And while it may not exactly be the top topic of discussion around the dinner table, there is a big question – who invented the backhoe loader?
A little while ago David Adams of Newport spoke up in our pages for the Whitlock cause and, while he didn't want to spoil JCB's 75th anniversary celebrations, he told us the claim that Joe Bamford invented the backhoe loader (or digger, in lay person's terms) was just not right.
David, who was plant department manager of Newport agricultural engineering firm Roye Adams & Co from 1963 to 1982, said the accolade belonged to Hugh Carleton Whitlock, whose machines David's firm used for years.
The original hydraulic backhoe was invented in Australia, he said, being called the "Dinkum Digger."
After that we can update readers with some good news and some bad news. The good news is that we have had an email all the way from Australia from R Nevil Whitlock, who is the son of Alan Carleton Whitlock OBE, whose first name David had misremembered as Hugh.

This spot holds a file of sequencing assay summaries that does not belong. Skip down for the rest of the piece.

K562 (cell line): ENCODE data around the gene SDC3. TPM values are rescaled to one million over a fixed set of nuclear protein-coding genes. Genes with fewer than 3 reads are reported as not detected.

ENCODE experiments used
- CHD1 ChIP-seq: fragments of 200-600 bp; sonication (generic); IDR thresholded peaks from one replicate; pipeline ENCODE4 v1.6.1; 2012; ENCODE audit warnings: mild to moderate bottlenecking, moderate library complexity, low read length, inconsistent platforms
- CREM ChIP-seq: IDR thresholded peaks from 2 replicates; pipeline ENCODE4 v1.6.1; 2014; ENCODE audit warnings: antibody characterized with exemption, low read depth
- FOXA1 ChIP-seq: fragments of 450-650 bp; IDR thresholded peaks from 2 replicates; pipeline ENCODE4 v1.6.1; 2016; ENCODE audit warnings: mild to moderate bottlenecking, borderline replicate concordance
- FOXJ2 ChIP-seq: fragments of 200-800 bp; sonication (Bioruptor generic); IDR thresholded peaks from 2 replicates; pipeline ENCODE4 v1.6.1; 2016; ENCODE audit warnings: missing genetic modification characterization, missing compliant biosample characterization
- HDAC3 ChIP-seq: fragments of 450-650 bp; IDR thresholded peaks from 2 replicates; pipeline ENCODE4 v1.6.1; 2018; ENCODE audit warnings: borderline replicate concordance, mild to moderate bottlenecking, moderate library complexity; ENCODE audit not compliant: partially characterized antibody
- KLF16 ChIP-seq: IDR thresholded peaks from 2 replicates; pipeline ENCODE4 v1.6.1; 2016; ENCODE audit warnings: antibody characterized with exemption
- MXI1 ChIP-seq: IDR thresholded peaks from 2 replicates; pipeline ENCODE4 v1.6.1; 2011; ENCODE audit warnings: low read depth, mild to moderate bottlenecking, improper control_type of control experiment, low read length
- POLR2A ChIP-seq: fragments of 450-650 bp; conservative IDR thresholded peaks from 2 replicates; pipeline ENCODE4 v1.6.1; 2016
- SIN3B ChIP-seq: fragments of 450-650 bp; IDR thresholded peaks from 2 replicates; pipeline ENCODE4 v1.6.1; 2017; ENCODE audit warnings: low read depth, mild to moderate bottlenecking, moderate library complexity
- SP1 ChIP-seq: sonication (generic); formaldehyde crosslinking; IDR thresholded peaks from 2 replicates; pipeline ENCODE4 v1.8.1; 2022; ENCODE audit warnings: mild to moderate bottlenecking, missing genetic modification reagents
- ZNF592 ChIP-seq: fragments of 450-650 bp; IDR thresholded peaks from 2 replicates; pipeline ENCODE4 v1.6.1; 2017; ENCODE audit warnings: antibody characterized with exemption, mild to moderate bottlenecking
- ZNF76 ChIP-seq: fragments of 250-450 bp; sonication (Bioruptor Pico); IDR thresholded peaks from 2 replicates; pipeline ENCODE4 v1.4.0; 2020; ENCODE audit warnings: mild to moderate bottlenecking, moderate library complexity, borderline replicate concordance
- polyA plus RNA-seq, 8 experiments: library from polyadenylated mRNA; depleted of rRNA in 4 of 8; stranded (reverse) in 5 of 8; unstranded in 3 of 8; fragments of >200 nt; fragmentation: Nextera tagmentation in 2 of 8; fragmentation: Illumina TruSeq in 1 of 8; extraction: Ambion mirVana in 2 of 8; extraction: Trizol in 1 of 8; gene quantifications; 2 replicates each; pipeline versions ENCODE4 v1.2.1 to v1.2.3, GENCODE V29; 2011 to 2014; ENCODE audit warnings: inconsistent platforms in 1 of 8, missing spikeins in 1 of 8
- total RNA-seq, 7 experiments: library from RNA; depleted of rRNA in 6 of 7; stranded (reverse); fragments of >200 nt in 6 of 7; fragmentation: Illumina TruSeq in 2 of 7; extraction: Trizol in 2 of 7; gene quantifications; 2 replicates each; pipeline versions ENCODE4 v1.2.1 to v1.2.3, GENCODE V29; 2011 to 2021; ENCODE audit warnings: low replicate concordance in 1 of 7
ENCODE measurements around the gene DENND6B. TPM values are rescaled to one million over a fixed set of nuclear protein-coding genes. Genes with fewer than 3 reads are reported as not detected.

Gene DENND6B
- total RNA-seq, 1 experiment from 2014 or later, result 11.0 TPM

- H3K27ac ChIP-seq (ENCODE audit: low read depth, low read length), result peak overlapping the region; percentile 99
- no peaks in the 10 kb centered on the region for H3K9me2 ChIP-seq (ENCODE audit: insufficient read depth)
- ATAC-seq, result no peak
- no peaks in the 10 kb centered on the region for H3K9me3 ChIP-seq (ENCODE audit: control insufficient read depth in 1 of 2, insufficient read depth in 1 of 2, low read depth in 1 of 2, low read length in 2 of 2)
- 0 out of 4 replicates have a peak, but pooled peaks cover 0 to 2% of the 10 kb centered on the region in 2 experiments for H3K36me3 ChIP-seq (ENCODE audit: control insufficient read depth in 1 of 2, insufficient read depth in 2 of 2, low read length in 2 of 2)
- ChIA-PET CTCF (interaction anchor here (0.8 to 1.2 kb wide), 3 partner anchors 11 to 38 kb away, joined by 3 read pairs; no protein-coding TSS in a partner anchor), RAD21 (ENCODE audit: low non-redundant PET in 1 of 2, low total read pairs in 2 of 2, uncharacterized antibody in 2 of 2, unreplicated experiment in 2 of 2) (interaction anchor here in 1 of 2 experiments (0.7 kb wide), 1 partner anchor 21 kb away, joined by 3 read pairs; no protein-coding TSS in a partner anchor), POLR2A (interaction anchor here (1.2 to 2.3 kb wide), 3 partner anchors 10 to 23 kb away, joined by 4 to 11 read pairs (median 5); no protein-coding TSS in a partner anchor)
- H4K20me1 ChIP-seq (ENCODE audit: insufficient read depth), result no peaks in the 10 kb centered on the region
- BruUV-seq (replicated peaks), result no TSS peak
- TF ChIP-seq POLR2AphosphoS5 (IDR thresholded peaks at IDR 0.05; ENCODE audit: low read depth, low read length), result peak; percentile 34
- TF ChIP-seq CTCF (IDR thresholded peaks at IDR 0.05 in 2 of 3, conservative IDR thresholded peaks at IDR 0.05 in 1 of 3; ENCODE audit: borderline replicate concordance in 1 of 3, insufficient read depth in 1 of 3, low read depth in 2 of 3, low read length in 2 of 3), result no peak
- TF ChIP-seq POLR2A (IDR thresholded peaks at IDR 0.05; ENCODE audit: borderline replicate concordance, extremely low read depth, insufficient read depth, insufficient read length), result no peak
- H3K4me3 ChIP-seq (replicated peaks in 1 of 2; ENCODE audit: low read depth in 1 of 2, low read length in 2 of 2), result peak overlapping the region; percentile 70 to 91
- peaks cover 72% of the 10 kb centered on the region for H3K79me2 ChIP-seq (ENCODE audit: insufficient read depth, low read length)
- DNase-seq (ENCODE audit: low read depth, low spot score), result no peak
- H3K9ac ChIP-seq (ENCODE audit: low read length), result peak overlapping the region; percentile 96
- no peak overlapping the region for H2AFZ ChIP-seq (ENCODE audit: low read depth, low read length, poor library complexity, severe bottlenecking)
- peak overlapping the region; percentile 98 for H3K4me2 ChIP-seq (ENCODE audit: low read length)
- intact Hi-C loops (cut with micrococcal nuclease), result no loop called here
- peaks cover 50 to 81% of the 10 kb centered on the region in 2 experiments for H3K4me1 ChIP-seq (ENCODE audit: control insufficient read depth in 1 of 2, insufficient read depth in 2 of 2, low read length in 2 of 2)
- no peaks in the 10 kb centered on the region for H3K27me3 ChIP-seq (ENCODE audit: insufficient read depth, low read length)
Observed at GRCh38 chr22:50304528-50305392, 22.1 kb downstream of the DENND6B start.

The bad news is that Nevil says that David was mistaken, and the idea didn't actually come from Australia – it came from Scotland.
"Located in Australia and the son of Alan Carleton Whitlock, not Hugh as was quoted, I was thrilled and honoured to read the article," Nevil says.
"But I did want to correct one very basic error. The design and concept was NOT imported from Australia. The design was by a Scottish engineer who was known to Reekie & Sons in Cupar, Fife, who were distributors for Whitlock agricultural products at the time and Gavin Reekie, the Principal, recommended he contacted my father, Carleton Whitlock.
"This he did and the rest is history. Whitlock ahead of Joe Bamford and JCB by a few years. Also the 'Dinkum' derivation has nothing to do with Australia – rather it is a Scottish description of anything small and good."
Nevil added: "I am fascinated and proud to read the article giving my father the accolades. I was the final family member of the company at the time of its sale in 1972 to Hymac and chose to come and live in Australia, rather than transfer to the Hymac plant in South Wales."